"By altering the environment, are humans tricking animals into making poor life choices?"
"Seagrasses are flowering plants that live submerged in salty water and perform vital ecosystem services that help us and the food-webs that rely on them. For example, seagrasses capture and store more atmospheric carbon (per unit area) than many terrestrial plants, they act as nursery areas for important fishery species, and provide coastal protection against things like erosion and storm surges," Dr Ryan Pearson.
Author: PhD Alyssa Giffin Read Time: 872 words, about 6 minutes. Welcome to part one of the five-part Transition article series, the sequel to the Emergent series, that follows ARI’s Post-Doc Research Fellows as they navigate the next stage of their academic journey post-PhD. Take a journey with them and hear about some of the [...]
Dr Ryan Pearson Read Time: 419 words about 3 minutes. A nesting loggerhead turtle (Caretta caretta) with barnacles growing on her head. Photo: Ryan Pearson. In February 2016, a female loggerhead sea turtle dubbed ‘Marloo’ had a satellite transmitter attached to her shell on a beach south of Exmouth, Western Australia by the Gnaraloo wilderness [...]
Dr Ryan Pearson Read Time: 503 words about 3 minutes. The effects of COVID-19 on the world has been profound. We're now re-evaluating intergovernmental, trade and personal relationships, and rethinking our consumer needs. Environmental groups have been encouraging people to 'eat more fish' in response to this pandemic. Consumer surveys during the pandemic have also highlighted [...]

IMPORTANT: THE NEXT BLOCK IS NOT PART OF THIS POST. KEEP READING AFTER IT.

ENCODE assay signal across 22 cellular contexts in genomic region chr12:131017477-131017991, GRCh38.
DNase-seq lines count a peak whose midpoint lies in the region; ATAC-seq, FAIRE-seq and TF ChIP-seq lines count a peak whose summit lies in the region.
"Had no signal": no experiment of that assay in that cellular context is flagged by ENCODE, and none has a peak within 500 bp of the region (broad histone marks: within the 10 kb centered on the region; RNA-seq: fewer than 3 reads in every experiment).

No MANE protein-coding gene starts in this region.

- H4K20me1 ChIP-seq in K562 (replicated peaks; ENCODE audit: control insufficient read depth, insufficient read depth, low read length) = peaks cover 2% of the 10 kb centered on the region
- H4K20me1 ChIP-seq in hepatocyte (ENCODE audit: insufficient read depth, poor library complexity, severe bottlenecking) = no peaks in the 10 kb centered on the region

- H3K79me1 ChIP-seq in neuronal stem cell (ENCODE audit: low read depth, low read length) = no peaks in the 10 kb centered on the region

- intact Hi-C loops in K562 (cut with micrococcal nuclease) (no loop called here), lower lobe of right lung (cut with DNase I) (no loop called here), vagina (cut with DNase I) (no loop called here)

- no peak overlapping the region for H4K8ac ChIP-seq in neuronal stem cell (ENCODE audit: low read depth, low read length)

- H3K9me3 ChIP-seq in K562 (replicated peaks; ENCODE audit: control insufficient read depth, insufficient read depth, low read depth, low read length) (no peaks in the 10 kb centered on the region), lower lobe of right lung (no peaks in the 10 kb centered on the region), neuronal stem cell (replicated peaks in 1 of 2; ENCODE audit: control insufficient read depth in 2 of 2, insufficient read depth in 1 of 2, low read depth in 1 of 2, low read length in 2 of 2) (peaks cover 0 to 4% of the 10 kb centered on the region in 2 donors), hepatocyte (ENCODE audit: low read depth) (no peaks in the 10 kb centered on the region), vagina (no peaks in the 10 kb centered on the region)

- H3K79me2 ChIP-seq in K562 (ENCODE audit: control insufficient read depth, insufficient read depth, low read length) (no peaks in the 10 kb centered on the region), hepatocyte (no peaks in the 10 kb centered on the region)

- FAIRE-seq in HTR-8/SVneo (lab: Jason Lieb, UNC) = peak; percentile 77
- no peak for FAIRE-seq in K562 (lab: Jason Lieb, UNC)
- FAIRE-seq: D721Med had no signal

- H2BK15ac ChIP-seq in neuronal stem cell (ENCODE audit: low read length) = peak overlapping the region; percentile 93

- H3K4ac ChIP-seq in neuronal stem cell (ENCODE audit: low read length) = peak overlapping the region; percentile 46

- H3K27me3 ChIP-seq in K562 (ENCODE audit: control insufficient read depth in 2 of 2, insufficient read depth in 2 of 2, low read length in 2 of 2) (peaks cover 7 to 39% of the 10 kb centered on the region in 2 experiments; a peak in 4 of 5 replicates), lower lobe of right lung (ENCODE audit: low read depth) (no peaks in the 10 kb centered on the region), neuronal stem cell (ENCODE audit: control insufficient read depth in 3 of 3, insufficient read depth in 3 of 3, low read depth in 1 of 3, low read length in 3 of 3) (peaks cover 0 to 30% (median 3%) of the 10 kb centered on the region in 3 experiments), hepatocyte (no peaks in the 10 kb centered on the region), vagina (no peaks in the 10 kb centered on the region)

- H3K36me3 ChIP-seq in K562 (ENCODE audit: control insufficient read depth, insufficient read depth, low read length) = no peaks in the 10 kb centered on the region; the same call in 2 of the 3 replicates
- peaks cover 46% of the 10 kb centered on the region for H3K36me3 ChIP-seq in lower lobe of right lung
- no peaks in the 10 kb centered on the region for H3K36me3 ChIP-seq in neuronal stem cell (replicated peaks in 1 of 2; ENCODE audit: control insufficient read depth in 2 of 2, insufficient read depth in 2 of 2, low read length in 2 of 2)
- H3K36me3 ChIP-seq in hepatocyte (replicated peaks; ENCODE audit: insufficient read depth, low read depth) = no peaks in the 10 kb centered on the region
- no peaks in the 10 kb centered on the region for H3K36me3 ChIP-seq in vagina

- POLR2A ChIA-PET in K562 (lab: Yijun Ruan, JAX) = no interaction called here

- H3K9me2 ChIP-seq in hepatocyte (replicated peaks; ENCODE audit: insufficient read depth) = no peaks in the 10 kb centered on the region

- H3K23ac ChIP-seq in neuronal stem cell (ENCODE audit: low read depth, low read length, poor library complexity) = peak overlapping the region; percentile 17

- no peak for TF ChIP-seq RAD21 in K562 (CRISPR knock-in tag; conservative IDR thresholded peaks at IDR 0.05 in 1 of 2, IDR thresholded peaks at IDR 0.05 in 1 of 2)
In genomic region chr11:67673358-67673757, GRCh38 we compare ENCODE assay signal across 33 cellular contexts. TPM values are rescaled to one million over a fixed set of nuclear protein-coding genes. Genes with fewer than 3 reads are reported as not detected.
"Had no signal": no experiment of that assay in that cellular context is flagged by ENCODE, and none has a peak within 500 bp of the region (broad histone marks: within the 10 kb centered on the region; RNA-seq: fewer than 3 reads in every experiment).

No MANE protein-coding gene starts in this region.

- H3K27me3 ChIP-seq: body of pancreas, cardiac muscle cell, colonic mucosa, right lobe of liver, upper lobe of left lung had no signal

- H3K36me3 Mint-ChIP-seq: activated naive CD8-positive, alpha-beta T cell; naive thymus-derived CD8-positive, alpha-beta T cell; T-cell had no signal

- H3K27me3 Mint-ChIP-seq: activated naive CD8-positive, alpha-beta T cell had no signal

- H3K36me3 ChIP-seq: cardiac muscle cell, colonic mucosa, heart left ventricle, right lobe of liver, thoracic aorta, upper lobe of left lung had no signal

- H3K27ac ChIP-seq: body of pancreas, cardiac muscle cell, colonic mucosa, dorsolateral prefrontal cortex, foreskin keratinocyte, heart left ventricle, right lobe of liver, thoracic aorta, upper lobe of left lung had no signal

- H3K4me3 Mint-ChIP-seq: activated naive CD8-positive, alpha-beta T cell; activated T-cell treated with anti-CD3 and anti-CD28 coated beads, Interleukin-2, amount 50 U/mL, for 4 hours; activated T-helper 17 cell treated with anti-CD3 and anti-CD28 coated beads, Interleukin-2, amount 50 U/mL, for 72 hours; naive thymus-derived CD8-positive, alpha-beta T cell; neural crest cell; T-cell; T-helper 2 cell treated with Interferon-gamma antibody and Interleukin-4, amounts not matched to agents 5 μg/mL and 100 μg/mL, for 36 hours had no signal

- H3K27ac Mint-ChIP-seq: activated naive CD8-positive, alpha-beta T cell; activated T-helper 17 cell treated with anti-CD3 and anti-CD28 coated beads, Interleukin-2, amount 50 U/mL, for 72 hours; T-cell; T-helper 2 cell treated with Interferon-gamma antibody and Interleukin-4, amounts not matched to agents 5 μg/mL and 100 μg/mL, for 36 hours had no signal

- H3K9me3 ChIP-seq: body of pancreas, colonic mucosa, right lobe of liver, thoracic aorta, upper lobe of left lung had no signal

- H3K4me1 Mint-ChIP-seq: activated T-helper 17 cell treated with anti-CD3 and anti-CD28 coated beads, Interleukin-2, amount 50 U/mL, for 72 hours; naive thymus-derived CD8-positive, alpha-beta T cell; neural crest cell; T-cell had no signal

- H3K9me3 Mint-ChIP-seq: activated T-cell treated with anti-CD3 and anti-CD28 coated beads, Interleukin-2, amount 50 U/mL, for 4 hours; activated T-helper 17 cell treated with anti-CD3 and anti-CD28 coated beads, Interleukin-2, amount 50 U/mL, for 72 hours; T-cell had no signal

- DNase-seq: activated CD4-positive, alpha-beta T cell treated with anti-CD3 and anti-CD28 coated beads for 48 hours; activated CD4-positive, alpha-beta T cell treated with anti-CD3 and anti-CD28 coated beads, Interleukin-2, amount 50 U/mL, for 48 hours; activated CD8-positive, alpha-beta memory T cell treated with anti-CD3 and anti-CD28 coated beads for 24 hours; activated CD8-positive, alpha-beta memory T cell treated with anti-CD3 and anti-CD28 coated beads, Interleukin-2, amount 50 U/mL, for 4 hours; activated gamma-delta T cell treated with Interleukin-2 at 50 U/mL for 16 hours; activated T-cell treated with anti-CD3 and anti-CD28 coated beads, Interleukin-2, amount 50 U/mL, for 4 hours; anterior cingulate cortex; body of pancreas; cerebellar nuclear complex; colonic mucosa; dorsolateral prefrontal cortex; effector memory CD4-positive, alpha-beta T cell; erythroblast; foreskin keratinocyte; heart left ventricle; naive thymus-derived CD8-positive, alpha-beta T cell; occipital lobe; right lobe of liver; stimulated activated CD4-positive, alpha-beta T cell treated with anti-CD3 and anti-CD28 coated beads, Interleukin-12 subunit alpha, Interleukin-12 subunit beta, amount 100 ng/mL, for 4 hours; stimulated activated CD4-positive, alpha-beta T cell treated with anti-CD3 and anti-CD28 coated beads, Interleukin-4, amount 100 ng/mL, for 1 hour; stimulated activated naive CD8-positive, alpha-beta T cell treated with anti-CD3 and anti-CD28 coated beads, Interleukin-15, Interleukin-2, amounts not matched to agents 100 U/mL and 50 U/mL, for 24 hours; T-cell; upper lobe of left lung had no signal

By Dr Michael Sievers Reading Time: 485 words about 3 minutes. Habitat degradation is a global crisis. Quantifying and evaluating habitat change and its impacts on ecosystem function is needed to inform management and conservation that ultimately safeguards biodiversity and human benefits. Many of these benefits in coastal ecosystems depend not only on habitat status, [...]
By Melanie Roberts and Fernanda Adame Article Read Time: 524 words about 3 minutes. The 2019 Great Barrier Reef Outlook Report from the Australian Government Great Barrier Reef Marine Park Authority identifies the risk of nutrient runoff from catchments for the reef as Very High, the same rating as the 2014 and 2009 reports. --- This [...]
By Dr Chris Brown Read Time: 354 words about 2 minutes. To inform conservation actions we need global indicators of wetland ecosystems that represent changes in ecosystem function. But current indicators are largely based on changes in the area of wetland ecosystems. In our new study we mapped fragmentation of mangrove habitats at a global scale. [...]
By Dr Chris Brown Reading Time: 557 words about 3 minutes. We usually think of nutrients moving down rivers to the ocean, not the other way around. But in many temperate rivers of the northern hemisphere migration of salmon brings nutrients from the ocean to rivers and surrounding vegetation. Male Pink Salmon, identifiable because of [...]
Australian Rivers Institute Director, Stuart Bunn. We welcome you back to another edition of the Australian RiversInstitute (ARI) Magazine. (Link). Over the past few months our staff have been active in strengthening research partnerships and establishing new connections across the globe. The importance of connections, not only with fellow researchers, industry and government but also [...]